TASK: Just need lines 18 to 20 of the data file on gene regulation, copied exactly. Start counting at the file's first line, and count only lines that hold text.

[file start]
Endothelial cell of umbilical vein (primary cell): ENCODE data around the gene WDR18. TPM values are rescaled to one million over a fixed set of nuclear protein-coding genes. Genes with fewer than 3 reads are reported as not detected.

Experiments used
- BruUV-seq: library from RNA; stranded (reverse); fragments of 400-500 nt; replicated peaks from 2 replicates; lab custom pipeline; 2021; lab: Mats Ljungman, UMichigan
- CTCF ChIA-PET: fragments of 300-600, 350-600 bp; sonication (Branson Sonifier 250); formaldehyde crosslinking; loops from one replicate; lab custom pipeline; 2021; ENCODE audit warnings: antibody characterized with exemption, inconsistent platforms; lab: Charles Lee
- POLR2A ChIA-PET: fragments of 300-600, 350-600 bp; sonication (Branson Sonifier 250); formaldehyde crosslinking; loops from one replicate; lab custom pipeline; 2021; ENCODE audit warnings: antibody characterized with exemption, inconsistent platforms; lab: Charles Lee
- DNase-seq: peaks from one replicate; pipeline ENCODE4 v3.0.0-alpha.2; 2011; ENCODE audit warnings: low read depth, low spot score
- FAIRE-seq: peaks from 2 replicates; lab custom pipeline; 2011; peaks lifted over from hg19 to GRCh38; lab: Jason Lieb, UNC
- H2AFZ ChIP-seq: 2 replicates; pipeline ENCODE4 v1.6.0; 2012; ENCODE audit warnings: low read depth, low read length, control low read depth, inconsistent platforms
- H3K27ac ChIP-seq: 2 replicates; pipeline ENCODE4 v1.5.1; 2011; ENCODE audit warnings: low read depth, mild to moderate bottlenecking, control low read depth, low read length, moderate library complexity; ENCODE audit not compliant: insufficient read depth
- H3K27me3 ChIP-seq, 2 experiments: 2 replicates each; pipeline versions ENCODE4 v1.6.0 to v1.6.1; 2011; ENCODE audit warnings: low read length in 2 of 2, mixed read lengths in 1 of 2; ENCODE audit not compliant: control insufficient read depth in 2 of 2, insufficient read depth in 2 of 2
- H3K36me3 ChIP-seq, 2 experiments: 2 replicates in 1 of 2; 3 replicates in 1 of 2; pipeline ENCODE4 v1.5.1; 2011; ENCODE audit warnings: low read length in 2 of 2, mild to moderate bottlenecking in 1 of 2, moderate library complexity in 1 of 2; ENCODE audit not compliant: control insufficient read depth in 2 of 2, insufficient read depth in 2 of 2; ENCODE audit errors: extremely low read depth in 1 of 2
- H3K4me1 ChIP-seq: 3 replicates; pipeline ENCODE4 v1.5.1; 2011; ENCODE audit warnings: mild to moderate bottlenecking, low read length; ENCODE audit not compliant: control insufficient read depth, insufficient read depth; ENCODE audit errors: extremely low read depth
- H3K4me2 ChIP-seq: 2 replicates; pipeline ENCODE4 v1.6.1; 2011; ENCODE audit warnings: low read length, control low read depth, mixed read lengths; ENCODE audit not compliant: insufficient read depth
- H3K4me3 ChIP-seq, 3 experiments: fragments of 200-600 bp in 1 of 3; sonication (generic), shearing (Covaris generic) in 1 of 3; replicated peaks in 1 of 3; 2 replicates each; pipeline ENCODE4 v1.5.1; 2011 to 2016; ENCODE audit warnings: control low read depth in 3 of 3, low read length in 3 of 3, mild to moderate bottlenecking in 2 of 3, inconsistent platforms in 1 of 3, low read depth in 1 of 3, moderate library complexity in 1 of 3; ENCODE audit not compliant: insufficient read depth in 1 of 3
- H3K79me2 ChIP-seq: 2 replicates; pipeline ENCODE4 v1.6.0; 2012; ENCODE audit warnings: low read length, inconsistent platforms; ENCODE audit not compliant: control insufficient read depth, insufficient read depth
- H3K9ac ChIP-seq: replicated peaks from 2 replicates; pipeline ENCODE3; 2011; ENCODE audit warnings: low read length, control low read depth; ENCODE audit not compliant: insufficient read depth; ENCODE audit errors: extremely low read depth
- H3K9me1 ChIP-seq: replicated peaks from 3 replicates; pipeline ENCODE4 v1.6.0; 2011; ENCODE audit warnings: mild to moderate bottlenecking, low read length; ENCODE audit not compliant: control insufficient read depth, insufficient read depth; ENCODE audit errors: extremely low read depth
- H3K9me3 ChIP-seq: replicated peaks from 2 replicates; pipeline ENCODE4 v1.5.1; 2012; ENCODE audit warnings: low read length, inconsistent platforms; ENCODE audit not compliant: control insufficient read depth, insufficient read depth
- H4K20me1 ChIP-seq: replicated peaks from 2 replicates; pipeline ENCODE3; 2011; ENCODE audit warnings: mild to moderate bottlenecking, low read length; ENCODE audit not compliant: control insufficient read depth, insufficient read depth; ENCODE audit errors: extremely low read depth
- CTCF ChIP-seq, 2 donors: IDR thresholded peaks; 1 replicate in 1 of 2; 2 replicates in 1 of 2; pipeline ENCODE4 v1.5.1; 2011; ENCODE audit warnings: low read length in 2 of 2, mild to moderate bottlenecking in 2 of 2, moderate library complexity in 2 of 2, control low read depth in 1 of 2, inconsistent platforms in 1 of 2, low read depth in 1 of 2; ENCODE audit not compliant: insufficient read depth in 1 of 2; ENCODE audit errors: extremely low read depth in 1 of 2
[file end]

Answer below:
- H3K9me3 ChIP-seq: replicated peaks from 2 replicates; pipeline ENCODE4 v1.5.1; 2012; ENCODE audit warnings: low read length, inconsistent platforms; ENCODE audit not compliant: control insufficient read depth, insufficient read depth
- H4K20me1 ChIP-seq: replicated peaks from 2 replicates; pipeline ENCODE3; 2011; ENCODE audit warnings: mild to moderate bottlenecking, low read length; ENCODE audit not compliant: control insufficient read depth, insufficient read depth; ENCODE audit errors: extremely low read depth
- CTCF ChIP-seq, 2 donors: IDR thresholded peaks; 1 replicate in 1 of 2; 2 replicates in 1 of 2; pipeline ENCODE4 v1.5.1; 2011; ENCODE audit warnings: low read length in 2 of 2, mild to moderate bottlenecking in 2 of 2, moderate library complexity in 2 of 2, control low read depth in 1 of 2, inconsistent platforms in 1 of 2, low read depth in 1 of 2; ENCODE audit not compliant: insufficient read depth in 1 of 2; ENCODE audit errors: extremely low read depth in 1 of 2